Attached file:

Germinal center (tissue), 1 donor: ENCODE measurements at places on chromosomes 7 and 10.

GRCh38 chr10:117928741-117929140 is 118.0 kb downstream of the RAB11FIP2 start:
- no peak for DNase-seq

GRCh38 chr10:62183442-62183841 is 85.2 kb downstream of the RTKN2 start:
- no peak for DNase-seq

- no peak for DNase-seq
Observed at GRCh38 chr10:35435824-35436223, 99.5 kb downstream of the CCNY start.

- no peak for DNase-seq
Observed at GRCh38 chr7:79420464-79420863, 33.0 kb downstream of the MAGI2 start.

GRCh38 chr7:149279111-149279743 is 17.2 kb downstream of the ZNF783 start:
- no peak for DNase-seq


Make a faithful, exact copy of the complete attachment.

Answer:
Germinal center (tissue), 1 donor: ENCODE measurements at places on chromosomes 7 and 10.

GRCh38 chr10:117928741-117929140 is 118.0 kb downstream of the RAB11FIP2 start:
- no peak for DNase-seq

GRCh38 chr10:62183442-62183841 is 85.2 kb downstream of the RTKN2 start:
- no peak for DNase-seq

- no peak for DNase-seq
Observed at GRCh38 chr10:35435824-35436223, 99.5 kb downstream of the CCNY start.

- no peak for DNase-seq
Observed at GRCh38 chr7:79420464-79420863, 33.0 kb downstream of the MAGI2 start.

GRCh38 chr7:149279111-149279743 is 17.2 kb downstream of the ZNF783 start:
- no peak for DNase-seq